This morning, I composed and played music with someone in Spain and some people standing around in a museum in London. You can do it too, for free, right now, as soon as you’re done with reading all the new articles on Evolver.fm. All you need is the Google Chrome web browser, a few minutes, and at least some small capacity for joy.
Universal Orchestra is part of Chrome Web Lab, which won top honors at SXSW Interactive in the “Experimental” category earlier this week. As its name suggests, Chrome Web Lab is a bunch of online web experiments funded by Google to prove how much better its browser is than Internet Explorer, FireFox, and Safari. That doesn’t mean it’s not also incredibly cool (see also this 3D video, that awesome Arcade Fire thing, and that awesome Beck thing).
Adam Florin spent “the better part of last year” working on Universal Orchestra, one of five experiments in the Chrome Weblab suite. In a Wednesday post, he expounded on how the whole thing works, offering fresh insight into the inner workings of this online/offline crowdsourced orchestra:
You play on a festive traditional step sequencer, with some interaction cues for the special demands of global, collaborative performance. When you change a note online, that information needs to make a round trip to the museum and back—which could be more than a sixteenth note away, in geo-rhythmic space. To visualize this latency, we imbued the notes (or “blobs”) with an elasticity—so that, the slower your network connection, the more viscous the movement of the note.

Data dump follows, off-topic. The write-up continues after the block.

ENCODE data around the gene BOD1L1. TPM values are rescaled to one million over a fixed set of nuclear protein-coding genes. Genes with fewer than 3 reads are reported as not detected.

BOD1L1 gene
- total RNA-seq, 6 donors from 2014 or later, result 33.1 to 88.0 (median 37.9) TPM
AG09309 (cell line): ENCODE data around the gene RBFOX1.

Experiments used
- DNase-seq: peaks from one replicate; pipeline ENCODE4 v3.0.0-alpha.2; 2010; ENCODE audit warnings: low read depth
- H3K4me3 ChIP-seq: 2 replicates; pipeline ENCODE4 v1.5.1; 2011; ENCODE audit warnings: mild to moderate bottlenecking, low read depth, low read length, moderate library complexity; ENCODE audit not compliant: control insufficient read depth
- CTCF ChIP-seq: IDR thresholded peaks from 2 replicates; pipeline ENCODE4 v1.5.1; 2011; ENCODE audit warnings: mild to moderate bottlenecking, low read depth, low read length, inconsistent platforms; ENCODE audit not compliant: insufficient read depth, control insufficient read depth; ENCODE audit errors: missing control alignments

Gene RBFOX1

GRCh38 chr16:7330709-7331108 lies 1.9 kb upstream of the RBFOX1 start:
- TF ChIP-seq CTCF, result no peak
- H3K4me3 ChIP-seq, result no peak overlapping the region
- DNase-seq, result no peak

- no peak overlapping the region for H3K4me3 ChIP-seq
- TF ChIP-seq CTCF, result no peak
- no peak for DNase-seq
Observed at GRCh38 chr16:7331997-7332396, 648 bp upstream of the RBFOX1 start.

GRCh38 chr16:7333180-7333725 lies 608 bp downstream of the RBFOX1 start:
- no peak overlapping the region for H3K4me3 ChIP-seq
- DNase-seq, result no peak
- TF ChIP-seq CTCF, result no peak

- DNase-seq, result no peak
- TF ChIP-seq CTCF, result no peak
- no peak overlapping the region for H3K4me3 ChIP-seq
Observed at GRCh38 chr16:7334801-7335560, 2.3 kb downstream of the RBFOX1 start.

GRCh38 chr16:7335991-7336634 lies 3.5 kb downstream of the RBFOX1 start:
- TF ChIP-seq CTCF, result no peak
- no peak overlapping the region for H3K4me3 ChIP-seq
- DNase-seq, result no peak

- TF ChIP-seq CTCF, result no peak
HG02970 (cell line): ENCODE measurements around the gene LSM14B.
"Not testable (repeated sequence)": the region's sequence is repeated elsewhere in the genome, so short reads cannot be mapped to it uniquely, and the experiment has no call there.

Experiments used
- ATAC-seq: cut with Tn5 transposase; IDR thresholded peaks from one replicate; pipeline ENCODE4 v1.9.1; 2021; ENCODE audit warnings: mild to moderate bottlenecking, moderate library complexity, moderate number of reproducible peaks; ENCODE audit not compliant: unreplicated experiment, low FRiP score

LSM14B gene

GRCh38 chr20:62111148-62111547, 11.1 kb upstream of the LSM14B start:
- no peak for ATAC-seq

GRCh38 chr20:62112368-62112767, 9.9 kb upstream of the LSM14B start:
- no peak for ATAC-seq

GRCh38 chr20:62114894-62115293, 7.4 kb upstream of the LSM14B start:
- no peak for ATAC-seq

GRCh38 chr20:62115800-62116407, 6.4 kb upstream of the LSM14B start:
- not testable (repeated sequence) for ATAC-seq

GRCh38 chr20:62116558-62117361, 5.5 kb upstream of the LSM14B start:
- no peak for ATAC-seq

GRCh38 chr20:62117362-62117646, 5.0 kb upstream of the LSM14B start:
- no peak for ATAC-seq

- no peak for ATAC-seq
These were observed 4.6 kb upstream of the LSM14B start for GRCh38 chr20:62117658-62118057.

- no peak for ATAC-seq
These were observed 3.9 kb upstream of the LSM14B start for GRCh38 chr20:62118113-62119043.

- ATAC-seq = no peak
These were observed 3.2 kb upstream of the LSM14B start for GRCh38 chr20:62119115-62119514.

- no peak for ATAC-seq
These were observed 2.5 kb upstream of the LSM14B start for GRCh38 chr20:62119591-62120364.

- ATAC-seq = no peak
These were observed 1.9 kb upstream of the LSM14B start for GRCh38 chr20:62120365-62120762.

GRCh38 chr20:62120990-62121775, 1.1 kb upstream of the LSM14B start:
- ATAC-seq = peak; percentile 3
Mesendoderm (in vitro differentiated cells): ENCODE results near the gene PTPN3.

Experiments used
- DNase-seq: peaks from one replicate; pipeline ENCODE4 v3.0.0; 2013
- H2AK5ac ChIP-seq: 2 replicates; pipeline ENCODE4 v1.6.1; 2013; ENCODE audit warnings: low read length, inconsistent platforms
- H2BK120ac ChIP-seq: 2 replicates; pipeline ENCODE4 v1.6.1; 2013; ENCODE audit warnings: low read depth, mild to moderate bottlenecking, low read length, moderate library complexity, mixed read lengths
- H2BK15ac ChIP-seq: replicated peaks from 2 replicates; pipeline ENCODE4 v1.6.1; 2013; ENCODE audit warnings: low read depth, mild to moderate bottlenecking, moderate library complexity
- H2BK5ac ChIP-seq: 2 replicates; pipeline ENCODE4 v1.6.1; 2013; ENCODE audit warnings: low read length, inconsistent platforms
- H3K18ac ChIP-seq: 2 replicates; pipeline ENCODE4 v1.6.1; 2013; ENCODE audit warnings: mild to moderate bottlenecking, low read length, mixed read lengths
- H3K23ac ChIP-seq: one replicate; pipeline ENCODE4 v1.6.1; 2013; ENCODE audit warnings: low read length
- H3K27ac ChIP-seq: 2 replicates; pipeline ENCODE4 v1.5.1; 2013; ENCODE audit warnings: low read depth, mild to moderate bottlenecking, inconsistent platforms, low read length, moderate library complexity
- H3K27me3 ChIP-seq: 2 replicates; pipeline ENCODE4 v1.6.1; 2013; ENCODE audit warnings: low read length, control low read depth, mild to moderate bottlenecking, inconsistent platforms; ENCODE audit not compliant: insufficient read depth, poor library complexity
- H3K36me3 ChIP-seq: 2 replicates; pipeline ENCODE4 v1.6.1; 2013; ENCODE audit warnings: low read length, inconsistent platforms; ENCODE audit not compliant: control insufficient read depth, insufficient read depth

It works. It rules. And it’s live in London until at least July 2013.
To play Universal Orchestra right now, point your Google Chrome web browser here, and decide whether you want to play the virtual or real versions of the instruments. You want to play the real versions, of course. Then you’ll hop into a queue for your chosen instrument — this morning, the wait was only about a minute.
The machine will assign you a color for your blobs. Your blobs are your notes. You can drop them wherever you want, and then listen as your contribution resonates in real life in London, as you listen from the comfort of wherever you are.
We don’t care that these things are all about Google trying to market its web browser. It doesn’t matter as much why Universal Orchestra exists as that it is awesome, and well-deserving of the award it took home at SXSW this week.
(via Thomas Van Buskirk)
Updated: This article originally referred to Adam Florin as “Aaron Florin.”